On the other hand, I was so ready to be done being pregnant. I won't miss feeling humongous and not being able to sleep on my stomach. I won't miss the nausea or having to pee every 5 minutes. I won't miss having no lap for my girls to sit on, or not being able to tie my own shoes, or the swollen feet. I'm looking forward to being able to exercise and know that every effort I make won't be in vain, since I won't be expecting another round of weight gain.

I won't miss everyone telling me how big I am. I won't miss maternity clothes, though since I can't fit into my regular clothes yet, I have yet to say goodbye to most of them. I look forward to the day I pack them away, though this time will feel different, knowing I won't be saving them for a potential "next time."

I won't miss the dread of potential labor pains and fear surrounding the birth. Yet, I can never replicate hearing that first loud squeal right after birth, when I'm so relieved to hear her crying and my heart is suddenly flooded with so much love that it feels like it could burst. I've been blessed to experience that three times in my life, and nothing will ever come close to the emotions and love I have felt in those first precious moments of relief mixed with tears of joy and thankfulness and awe of such perfect creation.

I won't miss being spit up on, but I will miss having a baby so small she can cuddle on my chest.
I won't miss waking up every 2-3 hours in the night to a deafening cry, but I will miss being able to soothe and comfort her when no one else can.
I won't miss the stress and soreness of those first few weeks of learning together how to nurse, but I am grateful I have the ability to provide nourishment for my child, and that we've figured it out. I'm thankful I have the option to nurse, that my body is strong and that I get enough nourishment myself to be able to feed my baby too. (I've been reflecting on this privilege because I know there are many women who would nurse if they could, but may be so malnourished or have other issues so that they can't produce the milk they need to adequately feed their baby).

I will miss the smallness of a newborn and those little frog legs that haven't stretched out yet.
I hope I don't forget how enamored Ellie and Hazel are with Ruby. I want to remember how much they love holding her and kissing her. How much they adore her little nose and feet and how excited they get when Ruby grabs ahold of one of their fingers. How Ellie constantly tells me how cute Ruby is. How Hazel calls Ruby, "mine." I want to remember those moments someday when I have three girls fighting and screaming over what I can only imagine to be my future with three girls.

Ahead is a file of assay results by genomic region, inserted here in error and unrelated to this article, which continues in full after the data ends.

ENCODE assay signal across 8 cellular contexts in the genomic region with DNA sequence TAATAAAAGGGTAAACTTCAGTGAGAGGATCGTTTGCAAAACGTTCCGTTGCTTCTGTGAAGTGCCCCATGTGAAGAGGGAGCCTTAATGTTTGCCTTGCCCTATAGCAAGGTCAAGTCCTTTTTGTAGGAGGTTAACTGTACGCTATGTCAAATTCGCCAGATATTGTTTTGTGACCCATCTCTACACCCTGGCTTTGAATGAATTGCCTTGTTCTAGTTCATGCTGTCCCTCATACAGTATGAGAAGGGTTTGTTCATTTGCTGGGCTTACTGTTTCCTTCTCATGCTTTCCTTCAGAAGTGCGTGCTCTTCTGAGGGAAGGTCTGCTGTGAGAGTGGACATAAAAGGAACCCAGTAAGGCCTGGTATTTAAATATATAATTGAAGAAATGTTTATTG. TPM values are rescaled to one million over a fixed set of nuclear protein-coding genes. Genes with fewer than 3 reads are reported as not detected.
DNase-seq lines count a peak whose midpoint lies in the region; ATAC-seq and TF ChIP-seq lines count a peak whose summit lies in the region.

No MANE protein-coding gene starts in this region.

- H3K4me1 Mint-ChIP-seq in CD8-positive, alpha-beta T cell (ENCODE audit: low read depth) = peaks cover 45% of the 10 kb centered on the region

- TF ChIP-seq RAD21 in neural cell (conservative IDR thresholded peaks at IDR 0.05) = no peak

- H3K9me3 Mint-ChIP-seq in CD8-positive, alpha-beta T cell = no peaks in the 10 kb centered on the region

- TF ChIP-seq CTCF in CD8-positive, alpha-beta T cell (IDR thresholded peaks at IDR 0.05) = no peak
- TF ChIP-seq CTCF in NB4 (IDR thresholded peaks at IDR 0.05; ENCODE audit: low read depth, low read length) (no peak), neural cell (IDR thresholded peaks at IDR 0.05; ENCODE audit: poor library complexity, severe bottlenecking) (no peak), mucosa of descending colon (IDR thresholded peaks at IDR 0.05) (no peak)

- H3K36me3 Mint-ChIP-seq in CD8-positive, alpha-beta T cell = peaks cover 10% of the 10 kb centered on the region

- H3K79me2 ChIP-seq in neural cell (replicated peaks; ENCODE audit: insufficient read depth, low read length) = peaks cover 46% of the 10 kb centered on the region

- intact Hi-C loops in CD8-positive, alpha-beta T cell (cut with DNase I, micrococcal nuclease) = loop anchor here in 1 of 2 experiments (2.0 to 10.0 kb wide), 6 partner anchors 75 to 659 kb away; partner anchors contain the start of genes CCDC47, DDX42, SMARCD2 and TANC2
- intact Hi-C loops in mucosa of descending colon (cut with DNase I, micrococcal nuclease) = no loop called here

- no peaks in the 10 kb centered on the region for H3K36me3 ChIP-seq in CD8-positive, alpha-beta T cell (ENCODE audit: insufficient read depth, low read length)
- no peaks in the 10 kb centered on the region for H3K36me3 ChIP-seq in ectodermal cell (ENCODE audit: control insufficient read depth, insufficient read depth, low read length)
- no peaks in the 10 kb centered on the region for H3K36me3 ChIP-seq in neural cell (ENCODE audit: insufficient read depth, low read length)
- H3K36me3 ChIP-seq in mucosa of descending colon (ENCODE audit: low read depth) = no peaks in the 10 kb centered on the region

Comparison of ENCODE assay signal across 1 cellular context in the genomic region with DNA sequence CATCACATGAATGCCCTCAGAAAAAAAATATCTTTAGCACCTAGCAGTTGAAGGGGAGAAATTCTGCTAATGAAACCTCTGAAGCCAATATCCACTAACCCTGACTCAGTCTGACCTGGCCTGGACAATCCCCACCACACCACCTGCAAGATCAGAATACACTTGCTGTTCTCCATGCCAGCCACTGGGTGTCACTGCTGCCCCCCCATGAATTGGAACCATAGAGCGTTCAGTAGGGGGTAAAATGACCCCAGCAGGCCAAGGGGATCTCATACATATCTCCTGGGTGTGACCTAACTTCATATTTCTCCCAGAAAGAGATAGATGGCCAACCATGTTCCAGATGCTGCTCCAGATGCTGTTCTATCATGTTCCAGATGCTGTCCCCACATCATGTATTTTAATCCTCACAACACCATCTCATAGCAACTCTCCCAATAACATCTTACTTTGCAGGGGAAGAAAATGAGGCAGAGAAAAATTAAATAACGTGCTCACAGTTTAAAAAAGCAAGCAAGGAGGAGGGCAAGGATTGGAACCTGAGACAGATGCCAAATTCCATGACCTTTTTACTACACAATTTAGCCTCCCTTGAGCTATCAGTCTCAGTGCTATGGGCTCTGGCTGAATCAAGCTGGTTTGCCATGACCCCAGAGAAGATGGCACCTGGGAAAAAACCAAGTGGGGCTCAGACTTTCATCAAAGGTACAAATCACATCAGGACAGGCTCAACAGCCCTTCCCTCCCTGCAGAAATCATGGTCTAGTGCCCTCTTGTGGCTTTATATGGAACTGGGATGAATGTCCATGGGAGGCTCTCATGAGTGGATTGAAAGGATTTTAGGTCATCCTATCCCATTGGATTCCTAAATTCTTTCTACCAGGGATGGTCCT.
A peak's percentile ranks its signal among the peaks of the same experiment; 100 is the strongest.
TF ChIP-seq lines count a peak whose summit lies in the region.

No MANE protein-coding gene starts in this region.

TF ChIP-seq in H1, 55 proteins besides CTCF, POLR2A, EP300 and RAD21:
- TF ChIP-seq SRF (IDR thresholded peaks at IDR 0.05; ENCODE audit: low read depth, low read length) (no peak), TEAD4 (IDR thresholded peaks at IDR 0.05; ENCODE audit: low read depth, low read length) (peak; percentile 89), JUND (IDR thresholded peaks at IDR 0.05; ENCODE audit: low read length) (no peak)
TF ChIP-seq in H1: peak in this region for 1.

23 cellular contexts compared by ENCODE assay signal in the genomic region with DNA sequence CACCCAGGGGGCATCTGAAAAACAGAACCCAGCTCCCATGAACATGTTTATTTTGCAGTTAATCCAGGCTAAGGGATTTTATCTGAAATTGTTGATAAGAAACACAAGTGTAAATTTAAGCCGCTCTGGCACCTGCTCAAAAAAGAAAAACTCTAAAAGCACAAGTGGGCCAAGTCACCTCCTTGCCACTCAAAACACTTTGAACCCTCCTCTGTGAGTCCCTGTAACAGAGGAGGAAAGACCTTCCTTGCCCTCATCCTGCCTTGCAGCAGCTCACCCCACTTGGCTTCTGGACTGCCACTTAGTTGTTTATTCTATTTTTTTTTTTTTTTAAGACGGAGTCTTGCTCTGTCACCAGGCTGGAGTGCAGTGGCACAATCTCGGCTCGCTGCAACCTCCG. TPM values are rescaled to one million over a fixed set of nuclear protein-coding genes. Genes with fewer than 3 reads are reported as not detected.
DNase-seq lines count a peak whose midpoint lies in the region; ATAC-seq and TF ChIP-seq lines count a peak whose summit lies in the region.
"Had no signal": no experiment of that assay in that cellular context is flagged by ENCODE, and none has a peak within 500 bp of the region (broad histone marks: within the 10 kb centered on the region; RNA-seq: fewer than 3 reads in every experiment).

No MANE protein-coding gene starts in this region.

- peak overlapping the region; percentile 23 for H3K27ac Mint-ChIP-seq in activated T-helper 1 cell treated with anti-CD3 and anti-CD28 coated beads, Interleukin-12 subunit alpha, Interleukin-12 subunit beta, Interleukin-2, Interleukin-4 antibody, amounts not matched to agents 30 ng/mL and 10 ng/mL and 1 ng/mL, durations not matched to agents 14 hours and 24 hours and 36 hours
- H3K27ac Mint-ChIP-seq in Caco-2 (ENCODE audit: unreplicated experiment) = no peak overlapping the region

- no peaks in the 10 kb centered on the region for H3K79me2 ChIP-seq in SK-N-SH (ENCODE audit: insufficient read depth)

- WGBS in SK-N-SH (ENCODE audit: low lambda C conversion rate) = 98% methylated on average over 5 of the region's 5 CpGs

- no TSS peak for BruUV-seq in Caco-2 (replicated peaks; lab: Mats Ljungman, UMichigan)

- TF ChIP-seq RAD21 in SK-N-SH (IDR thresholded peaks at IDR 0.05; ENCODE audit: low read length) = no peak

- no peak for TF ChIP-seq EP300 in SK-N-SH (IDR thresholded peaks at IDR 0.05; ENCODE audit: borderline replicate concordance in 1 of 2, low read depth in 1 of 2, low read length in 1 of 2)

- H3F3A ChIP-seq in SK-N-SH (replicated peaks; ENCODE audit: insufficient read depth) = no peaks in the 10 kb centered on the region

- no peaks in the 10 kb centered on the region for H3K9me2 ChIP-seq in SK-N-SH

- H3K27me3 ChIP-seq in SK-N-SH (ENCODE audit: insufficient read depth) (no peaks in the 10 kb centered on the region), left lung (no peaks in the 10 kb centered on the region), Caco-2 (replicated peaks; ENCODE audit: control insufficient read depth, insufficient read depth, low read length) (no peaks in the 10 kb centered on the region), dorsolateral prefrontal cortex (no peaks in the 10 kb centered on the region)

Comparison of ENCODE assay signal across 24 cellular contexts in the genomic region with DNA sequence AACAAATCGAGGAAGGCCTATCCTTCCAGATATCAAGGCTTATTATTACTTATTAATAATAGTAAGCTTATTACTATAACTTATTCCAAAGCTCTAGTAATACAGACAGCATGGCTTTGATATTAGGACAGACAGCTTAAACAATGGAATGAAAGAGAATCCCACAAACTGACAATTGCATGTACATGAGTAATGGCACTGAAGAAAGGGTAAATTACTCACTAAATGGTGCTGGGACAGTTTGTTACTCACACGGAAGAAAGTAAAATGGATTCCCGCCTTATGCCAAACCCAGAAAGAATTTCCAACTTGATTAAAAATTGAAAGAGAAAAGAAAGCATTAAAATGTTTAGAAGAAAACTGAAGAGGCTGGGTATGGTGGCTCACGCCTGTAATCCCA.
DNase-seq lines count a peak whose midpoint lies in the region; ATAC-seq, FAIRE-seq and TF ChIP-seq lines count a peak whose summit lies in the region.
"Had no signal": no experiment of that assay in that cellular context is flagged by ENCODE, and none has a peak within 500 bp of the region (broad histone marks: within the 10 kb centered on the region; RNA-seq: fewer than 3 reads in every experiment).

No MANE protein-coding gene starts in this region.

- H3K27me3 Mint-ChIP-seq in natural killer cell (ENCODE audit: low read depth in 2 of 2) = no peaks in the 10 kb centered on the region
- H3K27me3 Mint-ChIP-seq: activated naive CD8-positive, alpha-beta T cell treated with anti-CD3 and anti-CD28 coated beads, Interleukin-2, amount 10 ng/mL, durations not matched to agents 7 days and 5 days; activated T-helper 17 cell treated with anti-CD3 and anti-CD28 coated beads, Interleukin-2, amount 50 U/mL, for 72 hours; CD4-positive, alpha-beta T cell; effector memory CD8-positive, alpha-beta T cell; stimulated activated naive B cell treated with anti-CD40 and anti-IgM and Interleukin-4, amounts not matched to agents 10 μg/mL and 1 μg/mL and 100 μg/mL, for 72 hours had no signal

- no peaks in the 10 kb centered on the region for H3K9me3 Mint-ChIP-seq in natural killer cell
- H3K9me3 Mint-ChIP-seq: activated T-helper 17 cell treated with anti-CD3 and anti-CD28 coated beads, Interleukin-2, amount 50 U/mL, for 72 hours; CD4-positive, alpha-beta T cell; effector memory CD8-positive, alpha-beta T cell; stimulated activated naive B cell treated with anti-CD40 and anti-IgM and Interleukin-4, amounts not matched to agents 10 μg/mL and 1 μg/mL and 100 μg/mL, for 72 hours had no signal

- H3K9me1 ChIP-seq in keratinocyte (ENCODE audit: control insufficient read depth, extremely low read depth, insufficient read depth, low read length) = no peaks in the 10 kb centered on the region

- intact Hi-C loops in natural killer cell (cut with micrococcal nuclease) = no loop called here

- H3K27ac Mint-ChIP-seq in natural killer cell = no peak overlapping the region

I don't want to rush through these moments with Ruby as a newborn since I know they are the last. I'm trying to savor the parts that I know I will miss of this stage of life with my three sweet girls. 
It's going to be a crazy, wild ride. Not a day goes by that I don't remind myself what a blessing it is to have three amazing, beautiful, healthy little girls, none of which I want to take for granted.

Friday, February 13, 2015

Hour by Hour

While trying to embrace the now (previous post), I'm focusing on something else these days too.

I'm taking every day/hour/minute one at a time.

Life with three girls ages 4 and under is a bit hectic. Throw in school schedules and an intense job full of lots of responsibilities and living in a foreign country and a brand new baby, as well as things like our bosses are coming to visit and we have another work visitor coming right after that and we just found out we are moving to a different house this month and then we have meetings to plan and then we are traveling out of the country for 2 1/2 weeks, which means we are working on getting Ruby's passports (both Guatemalan and US) as we are living it these days.

It is easy to get overwhelmed as a parent, regardless of the current scenario. We all have our perfect storm of stress and craziness.

In general, I perceive myself to be able to "handle" it all. But then, the daily grind hits and I find myself stressed or worked up about a particular day or situation. So, I'm trying to not overwhelm myself by taking each day as it comes.

For example, Hazel is in a transition stage where she's still napping, but can have days without a nap. She won't fall asleep unless I tuck her in and stay for a few minutes. With a small infant and a 4-year old, this is only possible on days when Ruby is also already napping or content. Instead of worrying about how and when to transition Hazel out of naps, and how to juggle multiple children napping, I'm just letting each day dictate whether or not Hazel gets a nap. If Ruby is napping or content, I have the time (and patience and energy) to get Hazel down for a nap. If not, Hazel might just be going to bed earlier that night.

Dinnertime is another example. Most nights this week I've been able to make dinner since Ruby has been taking really good afternoon naps and I'm utilizing that time to prep dinner. But I've already promised myself that if we have a crazy day we might just have pancakes or crackers and cheese for dinner.

Some days I break it down and have to focus on one hour at a time. I ask myself, "What's the best use of this hour?" (Usually asked during Ruby's naps). Should I make dinner, or clean up, or fold laundry, or play a game with the girls? How can I use this time to focus on quality time with Ellie and Hazel? What's one thing I can do to feel a little less frazzled? It might be that I make myself a coffee and just sit. Or maybe I take the time to write or blog. Or sit and color with the girls. And for those minutes I just allow myself to be, amidst the mess or piles of clothes to fold or the zillion other things I could be or *should* be thinking about.

Michael is going to be doing more traveling in the next weeks/months, which means this philosophy of focusing on one day at a time will come in handy when I'm at home alone with all three girls.

Today's accomplishments (which may seem mundane, but are significant in this time of life): got the girls (all 3) dressed and ready to go for the day, took a shower and got myself ready, walked to a place nearby to check in about some work stuff, ate lunch, put down Hazel and Ruby for naps, nursed Ruby several times, made (fairly healthy) chocolate chip banana bread (BONUS, because I got to eat it warm while drinking tea), and wrote on my blog. These hours have been good ones and unfrazzled.